Entering the Asia-Pacific, Mira Rapp-Hooper at Lawfare discusses the U.S.S. Lassen’s freedom of navigation operation (FONOP) in the Spratly Islands and the legal implications the operation has concerning the status of the U.S. government’s recognition of the artificially constructed islands. Ms. Rapp-Hooper analyzes the U.S.S. Lassen FONOP attempting to establish whether the operation was an exercise of innocent passage or a demonstration of normal military operations within the surrounding Chinese-claimed 12 n.m. territorial waters. Ankit Panda, at The Diplomat, also interprets tensions in the South China Sea with an explanation of the political statements released from senior Chinese and American officials. Mr. Panda discusses the opposing remarks provided by Chinese President Xi Jinping and U.S. Defense Secretary Ashton Carter concerning U.S. FONOP’s in the South China Sea and the overall security of the region’s maritime domain.

Paul Pryce, for Offiziere, explains aspects of the Papua New Guinea Defense Force procurement strategy and the regional pressures demanding its success. Mr. Pryce suggests that Papua New Guinea become a more independent actor in terms of patrolling and monitoring its territorial waters without extensive foreign assistance from regional allies such as Australia. The procurement of affordable high-capacity offshore patrol vessels as opposed to advanced and expensive frigates is crucial for New Guinea to develop the ability to control its expansive EEZ territory and contribute to maritime stability within the region.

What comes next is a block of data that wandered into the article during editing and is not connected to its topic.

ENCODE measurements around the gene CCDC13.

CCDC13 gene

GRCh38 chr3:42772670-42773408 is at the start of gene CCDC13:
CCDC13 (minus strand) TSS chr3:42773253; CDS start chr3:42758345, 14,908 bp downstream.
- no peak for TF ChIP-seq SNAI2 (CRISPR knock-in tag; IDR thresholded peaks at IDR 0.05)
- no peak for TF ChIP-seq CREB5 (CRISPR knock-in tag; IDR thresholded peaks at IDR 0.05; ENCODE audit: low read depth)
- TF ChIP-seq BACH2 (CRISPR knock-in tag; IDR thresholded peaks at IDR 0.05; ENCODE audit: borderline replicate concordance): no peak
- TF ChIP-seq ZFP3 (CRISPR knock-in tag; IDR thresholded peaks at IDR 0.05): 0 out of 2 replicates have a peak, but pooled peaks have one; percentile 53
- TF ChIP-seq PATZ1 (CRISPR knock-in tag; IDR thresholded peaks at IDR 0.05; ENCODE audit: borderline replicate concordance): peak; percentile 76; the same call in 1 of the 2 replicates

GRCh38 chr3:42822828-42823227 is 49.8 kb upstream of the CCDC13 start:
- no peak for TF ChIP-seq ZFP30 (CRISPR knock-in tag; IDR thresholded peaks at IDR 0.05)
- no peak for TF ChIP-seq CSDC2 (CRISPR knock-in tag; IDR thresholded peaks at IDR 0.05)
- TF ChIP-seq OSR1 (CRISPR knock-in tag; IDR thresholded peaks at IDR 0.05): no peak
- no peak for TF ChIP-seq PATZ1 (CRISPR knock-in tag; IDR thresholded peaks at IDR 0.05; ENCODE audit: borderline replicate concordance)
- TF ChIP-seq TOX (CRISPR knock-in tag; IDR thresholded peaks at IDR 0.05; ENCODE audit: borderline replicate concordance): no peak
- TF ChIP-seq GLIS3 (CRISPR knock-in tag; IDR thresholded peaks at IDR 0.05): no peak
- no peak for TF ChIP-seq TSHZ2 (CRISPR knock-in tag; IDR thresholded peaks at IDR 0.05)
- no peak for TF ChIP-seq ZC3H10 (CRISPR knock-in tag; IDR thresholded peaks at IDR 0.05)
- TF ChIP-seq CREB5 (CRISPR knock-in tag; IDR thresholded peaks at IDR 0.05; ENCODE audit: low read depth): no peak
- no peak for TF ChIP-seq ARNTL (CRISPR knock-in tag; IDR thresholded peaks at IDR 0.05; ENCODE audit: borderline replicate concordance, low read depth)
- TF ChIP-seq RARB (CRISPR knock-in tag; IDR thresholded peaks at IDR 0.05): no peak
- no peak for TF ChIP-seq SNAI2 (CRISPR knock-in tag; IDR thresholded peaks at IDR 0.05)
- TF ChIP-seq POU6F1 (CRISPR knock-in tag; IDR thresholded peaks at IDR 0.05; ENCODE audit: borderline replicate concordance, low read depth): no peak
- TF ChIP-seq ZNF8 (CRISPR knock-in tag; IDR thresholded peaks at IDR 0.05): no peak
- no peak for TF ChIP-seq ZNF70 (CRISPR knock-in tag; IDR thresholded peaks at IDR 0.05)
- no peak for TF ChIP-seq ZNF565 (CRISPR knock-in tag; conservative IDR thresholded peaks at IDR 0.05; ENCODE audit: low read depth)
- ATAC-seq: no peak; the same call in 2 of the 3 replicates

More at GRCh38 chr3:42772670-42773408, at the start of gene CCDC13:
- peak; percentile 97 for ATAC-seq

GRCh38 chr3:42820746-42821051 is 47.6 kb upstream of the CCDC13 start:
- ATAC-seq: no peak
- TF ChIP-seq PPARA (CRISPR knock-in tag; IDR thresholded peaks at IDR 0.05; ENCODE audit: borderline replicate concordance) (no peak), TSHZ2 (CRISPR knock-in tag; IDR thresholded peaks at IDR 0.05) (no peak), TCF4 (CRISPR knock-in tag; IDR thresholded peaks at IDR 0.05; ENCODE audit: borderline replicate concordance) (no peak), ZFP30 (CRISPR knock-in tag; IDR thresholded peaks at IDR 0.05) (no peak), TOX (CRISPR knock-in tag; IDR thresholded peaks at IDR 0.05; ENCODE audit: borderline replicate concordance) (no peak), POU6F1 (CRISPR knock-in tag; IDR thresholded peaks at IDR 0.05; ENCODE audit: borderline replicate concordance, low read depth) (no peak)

To conclude the November Round-Up, Darshana M. Baruah also for Offiziere, discusses the evolving trilateral relationship between Japan, India and the U.S. in the Indo-Pacific. An analysis of the trilateral naval exercise Malabar 2015, where an aircraft carrier, missile cruisers and frigates participated, reveals that the alignment of Indian, American and Japanese interests are consistent with the developing geo-strategic landscape of the region. Ms. Baruah suggests that the rise of China and the changing dynamics of maritime security and naval strategy have resulted in the need for these new political and strategic arrangements.

Members at CIMSEC were also active elsewhere during the month of November:

At CIMSEC we encourage members to continue writing, either here on the NextWar site or through other means. You can assist us by emailing your works to dmp@cimsec.org.

Sam Cohen is currently studying Honors Specialization Political Science at Western University in Canada. His interests are in the fields of strategic studies and defense policy and management.

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‘Net Security Provider’ Defined: An Analysis of India’s New Maritime Strategy-2015

This publication originally featured at the National Maritime Foundation, and was republished with permission. You may read it in its original form here

By Dr. Gurpreet S. Khurana